Closing the Gap between Conservation Research and Practice in Madidi National Park, Bolivia

Anne Toomey

It is well established that there is a gap between science and practice in the field of conservation. This project aims to bridge this gap by finding ways to make scientific research more locally relevant and participatory in by holding workshops to which a diversity of stakeholders (communities, park staff and scientists) will be invited to discuss the past, present and future of research in the Madidi region.

Madidi park guard Alex Nae recording water levels.

Madidi park guard Alex Nae recording water levels.

The fate of the Bolivian Amazon is at a crucial moment due to current governmental policies that support large-scale economic development in lowland protected areas and indigenous territories. A likely area of conflict is Madidi National Park, one of the most biodiverse places on the planet, which is overlapped by the Takana, San Jose de Uchupiamonas and Leco indigenous territories, whose land claims cover approximately one-third of the park’s area. Protected areas administration and indigenous leaders are the key decision-makers in these overlapping lands, but they often lack the information necessary for its sustainable management.

During June-December of 2012, I conducted fieldwork along with Bolivian researchers to explore the extent of local participation in research and management in the park. Semi-structured interviews with individuals living and working in Madidi revealed a lack of communication between the various stakeholders, but also growing recognition (especially among indigenous leaders) of the role of research for providing technical information about their territories. Such information is perceived as vital, as it can help communities to create proposals for the sustainable management of their lands as alternatives to large-scale development projects.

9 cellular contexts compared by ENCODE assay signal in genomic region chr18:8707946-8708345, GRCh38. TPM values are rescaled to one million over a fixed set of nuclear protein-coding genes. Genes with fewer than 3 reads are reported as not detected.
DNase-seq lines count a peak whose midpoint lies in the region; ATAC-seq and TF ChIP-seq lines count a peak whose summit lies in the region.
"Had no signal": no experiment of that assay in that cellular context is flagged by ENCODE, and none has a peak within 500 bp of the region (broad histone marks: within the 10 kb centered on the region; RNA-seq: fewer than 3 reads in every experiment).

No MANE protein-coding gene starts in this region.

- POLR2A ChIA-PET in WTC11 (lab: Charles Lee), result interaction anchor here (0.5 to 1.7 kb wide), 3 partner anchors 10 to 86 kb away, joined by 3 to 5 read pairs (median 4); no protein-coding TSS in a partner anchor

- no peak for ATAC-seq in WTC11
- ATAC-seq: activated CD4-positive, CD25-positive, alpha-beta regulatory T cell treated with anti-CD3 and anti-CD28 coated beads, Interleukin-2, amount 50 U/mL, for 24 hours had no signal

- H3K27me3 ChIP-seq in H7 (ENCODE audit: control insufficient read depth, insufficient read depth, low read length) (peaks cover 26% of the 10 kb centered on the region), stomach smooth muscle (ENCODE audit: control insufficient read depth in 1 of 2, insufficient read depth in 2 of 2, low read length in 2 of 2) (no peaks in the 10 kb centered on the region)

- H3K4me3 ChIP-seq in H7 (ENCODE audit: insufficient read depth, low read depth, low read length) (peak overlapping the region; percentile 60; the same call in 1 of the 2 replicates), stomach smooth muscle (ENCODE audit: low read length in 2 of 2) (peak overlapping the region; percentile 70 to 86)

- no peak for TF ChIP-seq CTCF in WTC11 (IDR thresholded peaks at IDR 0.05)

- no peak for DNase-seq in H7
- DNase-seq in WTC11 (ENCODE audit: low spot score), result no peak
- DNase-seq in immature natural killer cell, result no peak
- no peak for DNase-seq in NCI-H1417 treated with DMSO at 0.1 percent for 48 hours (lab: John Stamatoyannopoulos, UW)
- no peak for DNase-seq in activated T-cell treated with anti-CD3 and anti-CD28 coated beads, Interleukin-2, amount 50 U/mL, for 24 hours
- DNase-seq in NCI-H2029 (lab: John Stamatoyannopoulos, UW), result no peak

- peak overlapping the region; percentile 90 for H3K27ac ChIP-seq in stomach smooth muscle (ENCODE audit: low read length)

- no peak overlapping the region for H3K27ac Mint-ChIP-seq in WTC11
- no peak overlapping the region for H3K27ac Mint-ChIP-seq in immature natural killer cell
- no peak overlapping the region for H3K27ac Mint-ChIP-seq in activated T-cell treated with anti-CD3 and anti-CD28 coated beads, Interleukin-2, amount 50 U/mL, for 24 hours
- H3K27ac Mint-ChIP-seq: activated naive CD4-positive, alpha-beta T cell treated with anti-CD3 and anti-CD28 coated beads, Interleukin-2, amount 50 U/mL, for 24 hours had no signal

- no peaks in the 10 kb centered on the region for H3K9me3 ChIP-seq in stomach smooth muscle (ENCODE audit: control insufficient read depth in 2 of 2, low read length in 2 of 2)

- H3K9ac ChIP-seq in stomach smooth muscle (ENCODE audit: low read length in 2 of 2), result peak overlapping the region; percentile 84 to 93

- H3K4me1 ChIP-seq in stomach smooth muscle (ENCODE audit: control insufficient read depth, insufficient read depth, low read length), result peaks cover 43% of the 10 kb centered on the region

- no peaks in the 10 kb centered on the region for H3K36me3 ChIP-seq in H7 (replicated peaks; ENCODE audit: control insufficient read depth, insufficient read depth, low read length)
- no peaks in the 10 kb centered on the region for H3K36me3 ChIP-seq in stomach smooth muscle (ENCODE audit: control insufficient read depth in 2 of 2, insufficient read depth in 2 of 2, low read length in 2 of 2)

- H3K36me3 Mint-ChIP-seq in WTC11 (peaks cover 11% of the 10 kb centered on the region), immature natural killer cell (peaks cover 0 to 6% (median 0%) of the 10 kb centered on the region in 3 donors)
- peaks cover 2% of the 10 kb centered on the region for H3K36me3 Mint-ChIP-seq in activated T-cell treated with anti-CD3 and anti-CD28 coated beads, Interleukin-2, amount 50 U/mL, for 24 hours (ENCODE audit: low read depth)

This project will take a step towards inserting research into co-management strategies in Madidi, with the ultimate aim of building and strengthening alliances between scientific institutions and communities for mutually-beneficial research. Specifically, the project aims to:

1) bring key stakeholders to discuss their perspectives on research activities in the region and identify priority research areas (geographical and thematic),

2) understand to what extent previous and current research incorporates local worldviews (traditional knowledge, values and expertise)

3) find ways to make future research more relevant and participatory. Some questions to be discussed are: What experiences have local communities had with researchers in the past? In which cases has research led to management decisions? To what extent have researchers shared results with local stakeholders?

The project team is comprised of 2 natural and 2 social scientists with more than forty years of cumulative experience working in the region. As a result of this project we will create a printed guide for future researchers in the region, specific to each indigenous territory, with a list of priority research needs as well as social and cultural concerns.

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